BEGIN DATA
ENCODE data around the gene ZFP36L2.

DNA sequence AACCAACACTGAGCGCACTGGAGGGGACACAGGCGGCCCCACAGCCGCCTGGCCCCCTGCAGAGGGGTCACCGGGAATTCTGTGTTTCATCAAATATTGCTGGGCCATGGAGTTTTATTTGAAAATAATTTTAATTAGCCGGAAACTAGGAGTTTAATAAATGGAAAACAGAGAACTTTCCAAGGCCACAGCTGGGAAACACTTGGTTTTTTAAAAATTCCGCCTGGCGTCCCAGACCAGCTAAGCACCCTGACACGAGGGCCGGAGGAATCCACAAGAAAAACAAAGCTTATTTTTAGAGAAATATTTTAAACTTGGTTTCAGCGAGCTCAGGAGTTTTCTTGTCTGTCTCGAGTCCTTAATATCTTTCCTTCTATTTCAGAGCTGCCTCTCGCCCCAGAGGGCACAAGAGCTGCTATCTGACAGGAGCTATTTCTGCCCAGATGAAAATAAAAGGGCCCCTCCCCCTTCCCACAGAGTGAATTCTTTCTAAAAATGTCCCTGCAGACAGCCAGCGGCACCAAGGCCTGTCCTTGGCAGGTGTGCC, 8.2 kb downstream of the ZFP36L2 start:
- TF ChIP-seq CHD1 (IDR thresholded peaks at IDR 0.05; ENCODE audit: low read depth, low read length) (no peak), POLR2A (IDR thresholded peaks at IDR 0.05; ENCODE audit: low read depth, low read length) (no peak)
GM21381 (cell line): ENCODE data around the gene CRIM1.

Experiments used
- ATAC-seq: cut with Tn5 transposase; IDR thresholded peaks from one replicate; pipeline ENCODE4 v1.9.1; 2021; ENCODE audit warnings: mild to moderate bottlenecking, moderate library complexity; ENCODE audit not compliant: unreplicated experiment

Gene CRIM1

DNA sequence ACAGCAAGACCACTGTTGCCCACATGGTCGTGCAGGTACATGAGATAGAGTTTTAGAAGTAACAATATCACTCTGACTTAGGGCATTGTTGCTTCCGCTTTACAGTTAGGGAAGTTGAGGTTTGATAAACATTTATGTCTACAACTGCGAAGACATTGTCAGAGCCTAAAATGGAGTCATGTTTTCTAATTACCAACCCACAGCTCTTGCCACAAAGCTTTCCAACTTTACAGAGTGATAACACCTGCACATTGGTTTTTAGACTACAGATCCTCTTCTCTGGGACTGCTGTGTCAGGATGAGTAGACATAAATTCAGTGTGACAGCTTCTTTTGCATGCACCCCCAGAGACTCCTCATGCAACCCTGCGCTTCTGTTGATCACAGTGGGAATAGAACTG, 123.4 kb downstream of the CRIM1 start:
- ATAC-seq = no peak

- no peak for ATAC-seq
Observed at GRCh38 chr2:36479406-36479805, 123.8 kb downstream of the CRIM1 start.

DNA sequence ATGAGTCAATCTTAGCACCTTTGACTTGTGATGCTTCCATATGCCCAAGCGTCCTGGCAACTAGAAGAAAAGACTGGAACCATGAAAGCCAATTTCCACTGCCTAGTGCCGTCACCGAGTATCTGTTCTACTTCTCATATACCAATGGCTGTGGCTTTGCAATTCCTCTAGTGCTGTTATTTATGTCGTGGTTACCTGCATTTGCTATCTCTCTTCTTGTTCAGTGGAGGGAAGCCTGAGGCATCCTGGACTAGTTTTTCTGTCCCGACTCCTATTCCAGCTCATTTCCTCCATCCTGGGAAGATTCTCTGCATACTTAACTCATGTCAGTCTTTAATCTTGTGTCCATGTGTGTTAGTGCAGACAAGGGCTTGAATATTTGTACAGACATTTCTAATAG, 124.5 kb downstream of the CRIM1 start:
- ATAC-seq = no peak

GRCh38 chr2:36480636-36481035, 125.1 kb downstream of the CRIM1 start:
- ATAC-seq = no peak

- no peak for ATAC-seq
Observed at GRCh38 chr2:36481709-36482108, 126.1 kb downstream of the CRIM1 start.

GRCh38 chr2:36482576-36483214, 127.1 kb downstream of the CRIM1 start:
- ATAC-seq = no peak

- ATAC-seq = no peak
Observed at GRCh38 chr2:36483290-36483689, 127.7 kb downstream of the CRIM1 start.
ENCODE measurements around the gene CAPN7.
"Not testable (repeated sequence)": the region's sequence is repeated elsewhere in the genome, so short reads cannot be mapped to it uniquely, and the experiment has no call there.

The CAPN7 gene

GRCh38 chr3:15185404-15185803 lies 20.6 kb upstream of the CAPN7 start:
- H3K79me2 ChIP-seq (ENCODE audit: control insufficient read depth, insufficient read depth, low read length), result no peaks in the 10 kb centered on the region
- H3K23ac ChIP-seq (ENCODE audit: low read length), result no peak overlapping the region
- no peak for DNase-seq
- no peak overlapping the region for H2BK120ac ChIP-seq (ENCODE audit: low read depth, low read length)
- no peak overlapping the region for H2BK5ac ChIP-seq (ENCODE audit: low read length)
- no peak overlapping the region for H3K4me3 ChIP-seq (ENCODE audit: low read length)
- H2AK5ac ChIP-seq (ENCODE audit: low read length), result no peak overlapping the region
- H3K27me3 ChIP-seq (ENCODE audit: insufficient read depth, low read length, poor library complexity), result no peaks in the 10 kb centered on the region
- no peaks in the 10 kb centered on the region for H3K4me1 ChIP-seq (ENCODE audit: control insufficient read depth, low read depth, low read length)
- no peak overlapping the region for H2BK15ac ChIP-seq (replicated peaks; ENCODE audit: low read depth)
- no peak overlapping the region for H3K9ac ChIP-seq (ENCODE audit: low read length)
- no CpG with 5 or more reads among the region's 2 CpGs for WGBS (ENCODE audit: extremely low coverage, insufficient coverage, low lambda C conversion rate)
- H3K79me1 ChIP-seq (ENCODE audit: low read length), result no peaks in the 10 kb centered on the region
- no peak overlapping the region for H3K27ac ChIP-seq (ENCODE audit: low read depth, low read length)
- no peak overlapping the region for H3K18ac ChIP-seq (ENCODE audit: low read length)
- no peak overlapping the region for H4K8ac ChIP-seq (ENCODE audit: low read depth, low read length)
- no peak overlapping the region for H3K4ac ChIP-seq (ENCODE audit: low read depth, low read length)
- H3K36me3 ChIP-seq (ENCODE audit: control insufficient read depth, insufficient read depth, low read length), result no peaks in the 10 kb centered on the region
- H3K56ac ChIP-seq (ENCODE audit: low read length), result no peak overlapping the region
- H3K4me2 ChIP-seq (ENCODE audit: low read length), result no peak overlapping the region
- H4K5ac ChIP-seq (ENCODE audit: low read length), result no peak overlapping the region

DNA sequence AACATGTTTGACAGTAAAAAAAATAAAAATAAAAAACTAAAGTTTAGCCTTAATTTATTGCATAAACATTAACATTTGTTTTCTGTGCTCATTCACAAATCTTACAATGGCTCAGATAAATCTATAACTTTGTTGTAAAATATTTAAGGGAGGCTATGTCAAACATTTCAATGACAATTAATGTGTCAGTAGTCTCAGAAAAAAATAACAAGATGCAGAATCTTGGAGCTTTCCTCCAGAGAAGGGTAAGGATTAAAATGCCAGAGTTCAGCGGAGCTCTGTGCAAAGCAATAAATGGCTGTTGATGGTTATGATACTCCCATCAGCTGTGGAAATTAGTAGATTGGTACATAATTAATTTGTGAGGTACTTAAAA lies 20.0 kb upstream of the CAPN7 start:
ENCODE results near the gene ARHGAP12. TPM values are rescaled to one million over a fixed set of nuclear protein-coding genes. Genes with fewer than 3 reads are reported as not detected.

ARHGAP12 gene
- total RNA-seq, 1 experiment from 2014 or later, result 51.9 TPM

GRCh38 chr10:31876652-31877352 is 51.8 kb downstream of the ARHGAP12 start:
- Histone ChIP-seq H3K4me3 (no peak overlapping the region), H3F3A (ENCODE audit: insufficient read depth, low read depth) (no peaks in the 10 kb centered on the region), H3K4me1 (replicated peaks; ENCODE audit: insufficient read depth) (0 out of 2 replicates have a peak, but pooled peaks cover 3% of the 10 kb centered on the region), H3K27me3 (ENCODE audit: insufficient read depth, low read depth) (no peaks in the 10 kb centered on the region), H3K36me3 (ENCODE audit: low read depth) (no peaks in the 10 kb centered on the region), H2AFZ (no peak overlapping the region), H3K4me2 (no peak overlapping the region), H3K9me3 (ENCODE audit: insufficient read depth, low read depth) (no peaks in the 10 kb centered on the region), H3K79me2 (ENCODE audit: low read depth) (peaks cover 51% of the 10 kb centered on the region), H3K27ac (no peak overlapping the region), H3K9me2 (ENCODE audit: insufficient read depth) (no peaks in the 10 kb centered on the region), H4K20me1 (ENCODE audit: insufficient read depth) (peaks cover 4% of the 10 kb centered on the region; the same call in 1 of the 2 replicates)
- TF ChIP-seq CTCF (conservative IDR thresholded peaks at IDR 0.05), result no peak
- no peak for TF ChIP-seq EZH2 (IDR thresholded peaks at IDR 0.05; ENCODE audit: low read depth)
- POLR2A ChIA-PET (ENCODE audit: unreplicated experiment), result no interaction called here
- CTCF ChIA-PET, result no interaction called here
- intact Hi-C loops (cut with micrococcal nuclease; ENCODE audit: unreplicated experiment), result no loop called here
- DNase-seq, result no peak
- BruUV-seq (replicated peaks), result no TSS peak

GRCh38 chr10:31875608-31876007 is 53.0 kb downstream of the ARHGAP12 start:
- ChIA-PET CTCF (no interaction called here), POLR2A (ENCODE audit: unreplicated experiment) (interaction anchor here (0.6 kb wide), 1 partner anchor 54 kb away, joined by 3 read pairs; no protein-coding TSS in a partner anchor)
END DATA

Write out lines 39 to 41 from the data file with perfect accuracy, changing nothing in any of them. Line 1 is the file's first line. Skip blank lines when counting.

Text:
- no peak overlapping the region for H3K27ac ChIP-seq (ENCODE audit: low read depth, low read length)
- no peak overlapping the region for H3K18ac ChIP-seq (ENCODE audit: low read length)
- no peak overlapping the region for H4K8ac ChIP-seq (ENCODE audit: low read depth, low read length)